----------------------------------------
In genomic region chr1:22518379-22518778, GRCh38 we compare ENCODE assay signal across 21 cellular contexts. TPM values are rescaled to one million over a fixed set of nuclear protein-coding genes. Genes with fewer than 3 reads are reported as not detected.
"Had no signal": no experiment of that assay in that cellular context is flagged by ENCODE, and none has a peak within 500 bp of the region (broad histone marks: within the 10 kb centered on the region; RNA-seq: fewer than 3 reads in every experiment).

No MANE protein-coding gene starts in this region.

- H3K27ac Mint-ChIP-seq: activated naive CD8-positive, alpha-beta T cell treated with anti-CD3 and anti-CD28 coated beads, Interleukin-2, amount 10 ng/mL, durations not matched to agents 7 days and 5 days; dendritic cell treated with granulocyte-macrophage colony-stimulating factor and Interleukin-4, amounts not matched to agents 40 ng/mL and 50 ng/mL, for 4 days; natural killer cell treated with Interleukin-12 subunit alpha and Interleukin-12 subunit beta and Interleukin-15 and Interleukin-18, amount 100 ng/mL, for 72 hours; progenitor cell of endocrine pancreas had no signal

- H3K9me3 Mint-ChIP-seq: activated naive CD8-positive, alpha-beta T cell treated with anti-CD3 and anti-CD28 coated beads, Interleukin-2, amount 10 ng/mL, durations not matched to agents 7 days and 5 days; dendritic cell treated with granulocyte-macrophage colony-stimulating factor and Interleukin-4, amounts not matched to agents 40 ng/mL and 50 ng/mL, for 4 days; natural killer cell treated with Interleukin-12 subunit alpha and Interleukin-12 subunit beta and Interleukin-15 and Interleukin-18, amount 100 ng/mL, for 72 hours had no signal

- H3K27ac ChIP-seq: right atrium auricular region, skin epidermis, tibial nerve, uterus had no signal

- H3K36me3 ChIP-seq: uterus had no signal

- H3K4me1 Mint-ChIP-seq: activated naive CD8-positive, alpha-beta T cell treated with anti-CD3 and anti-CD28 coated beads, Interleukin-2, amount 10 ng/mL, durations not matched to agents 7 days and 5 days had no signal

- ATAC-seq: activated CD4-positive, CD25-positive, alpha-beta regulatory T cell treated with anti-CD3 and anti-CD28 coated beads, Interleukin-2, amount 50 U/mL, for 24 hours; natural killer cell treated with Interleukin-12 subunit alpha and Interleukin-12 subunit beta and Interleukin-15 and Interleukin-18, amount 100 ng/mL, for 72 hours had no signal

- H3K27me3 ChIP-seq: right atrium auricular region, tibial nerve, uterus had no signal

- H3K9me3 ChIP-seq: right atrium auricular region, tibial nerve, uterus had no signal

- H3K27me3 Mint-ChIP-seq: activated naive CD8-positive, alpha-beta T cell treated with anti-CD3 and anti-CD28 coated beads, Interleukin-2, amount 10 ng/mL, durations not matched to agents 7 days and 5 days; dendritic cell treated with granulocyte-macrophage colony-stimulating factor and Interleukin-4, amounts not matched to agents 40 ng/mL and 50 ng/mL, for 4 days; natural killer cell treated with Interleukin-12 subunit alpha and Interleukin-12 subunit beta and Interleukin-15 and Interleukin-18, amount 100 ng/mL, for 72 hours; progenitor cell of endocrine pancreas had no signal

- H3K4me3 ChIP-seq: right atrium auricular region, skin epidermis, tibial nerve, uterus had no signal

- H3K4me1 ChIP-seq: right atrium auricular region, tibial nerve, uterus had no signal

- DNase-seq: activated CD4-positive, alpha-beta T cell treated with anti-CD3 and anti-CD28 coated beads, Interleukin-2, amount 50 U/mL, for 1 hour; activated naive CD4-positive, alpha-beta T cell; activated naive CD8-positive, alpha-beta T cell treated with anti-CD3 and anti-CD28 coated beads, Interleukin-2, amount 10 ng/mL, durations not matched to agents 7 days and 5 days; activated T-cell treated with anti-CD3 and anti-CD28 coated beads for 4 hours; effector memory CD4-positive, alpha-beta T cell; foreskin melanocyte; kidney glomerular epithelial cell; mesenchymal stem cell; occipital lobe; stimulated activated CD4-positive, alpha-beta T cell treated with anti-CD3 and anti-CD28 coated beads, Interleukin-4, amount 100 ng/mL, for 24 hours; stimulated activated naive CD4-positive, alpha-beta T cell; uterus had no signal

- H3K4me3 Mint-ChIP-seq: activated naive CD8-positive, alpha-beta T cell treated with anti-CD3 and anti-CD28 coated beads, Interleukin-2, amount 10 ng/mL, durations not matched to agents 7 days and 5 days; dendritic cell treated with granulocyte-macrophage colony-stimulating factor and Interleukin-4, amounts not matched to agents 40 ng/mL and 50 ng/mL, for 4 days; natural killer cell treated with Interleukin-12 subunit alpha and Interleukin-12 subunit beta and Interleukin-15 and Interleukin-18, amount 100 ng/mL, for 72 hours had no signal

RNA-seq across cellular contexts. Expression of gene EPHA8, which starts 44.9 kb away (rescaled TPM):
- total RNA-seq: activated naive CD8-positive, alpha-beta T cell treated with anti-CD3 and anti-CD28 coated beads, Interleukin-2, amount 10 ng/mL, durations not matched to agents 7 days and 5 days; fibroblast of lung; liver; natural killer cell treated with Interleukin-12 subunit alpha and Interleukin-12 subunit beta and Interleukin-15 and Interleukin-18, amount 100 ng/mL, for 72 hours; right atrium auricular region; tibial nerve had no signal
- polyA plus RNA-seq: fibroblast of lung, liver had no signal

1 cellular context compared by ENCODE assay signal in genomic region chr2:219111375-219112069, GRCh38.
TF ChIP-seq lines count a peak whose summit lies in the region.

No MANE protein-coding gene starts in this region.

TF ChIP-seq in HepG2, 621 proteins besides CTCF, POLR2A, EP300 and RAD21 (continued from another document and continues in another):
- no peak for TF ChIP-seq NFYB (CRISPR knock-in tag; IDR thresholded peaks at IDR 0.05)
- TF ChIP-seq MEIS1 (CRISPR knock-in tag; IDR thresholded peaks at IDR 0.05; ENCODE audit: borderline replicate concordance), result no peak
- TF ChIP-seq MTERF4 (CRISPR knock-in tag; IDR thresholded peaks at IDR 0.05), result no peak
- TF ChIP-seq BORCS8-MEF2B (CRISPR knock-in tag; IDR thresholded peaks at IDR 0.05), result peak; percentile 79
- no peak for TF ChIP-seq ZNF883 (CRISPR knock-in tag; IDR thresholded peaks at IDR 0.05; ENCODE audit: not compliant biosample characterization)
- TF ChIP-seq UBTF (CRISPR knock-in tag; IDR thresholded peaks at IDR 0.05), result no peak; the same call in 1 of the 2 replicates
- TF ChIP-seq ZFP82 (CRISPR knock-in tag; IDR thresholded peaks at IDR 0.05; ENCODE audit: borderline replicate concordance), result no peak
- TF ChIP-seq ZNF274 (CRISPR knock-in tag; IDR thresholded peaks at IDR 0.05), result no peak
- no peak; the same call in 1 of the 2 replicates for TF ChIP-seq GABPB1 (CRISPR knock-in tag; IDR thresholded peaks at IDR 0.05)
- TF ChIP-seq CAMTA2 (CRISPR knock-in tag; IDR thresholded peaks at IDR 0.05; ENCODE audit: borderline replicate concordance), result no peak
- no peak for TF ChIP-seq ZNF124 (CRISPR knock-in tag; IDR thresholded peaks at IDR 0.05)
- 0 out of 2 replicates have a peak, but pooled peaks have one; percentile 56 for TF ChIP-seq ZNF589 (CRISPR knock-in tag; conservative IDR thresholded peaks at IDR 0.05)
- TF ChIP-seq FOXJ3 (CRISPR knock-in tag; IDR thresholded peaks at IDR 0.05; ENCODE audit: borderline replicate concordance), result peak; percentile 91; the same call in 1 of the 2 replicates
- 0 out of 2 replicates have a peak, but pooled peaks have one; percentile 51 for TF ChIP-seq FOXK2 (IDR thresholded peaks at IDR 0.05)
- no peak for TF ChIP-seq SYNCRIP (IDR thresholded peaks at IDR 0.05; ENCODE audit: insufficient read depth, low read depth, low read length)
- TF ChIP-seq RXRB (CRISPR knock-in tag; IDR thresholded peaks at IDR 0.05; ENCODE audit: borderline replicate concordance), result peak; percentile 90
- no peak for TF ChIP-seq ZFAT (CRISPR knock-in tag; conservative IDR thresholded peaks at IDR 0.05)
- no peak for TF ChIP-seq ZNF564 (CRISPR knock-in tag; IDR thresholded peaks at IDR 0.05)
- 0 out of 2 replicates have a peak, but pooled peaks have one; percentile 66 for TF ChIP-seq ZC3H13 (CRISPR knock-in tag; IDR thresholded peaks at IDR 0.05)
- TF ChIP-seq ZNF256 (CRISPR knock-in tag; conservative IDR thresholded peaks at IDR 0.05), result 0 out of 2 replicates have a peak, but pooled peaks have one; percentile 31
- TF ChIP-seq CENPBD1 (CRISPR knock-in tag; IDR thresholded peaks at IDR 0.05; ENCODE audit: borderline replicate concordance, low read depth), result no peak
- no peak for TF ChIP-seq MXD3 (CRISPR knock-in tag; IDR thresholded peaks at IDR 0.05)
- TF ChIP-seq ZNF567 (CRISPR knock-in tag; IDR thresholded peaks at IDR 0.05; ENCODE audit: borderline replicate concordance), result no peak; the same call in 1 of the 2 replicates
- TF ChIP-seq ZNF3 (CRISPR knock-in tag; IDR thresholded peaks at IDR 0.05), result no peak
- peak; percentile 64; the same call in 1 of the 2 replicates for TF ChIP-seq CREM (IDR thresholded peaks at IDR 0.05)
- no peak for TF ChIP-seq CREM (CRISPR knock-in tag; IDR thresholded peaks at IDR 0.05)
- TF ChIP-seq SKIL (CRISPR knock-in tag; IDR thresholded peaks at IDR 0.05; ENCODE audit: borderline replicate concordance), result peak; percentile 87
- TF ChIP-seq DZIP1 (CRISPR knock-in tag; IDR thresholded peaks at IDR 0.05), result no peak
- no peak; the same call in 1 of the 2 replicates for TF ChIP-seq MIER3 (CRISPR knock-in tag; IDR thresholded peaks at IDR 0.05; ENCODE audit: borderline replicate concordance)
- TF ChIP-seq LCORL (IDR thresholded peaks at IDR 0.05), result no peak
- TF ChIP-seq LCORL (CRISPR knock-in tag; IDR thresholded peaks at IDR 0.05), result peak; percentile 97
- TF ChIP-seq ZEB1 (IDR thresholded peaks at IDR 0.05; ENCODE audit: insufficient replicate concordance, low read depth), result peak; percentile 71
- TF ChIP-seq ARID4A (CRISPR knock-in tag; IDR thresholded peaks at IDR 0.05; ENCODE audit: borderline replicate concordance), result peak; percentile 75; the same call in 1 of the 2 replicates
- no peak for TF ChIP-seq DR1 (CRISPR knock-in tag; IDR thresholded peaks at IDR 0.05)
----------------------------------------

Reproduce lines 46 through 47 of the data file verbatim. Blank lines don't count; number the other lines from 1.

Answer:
- TF ChIP-seq ZNF567 (CRISPR knock-in tag; IDR thresholded peaks at IDR 0.05; ENCODE audit: borderline replicate concordance), result no peak; the same call in 1 of the 2 replicates
- TF ChIP-seq ZNF3 (CRISPR knock-in tag; IDR thresholded peaks at IDR 0.05), result no peak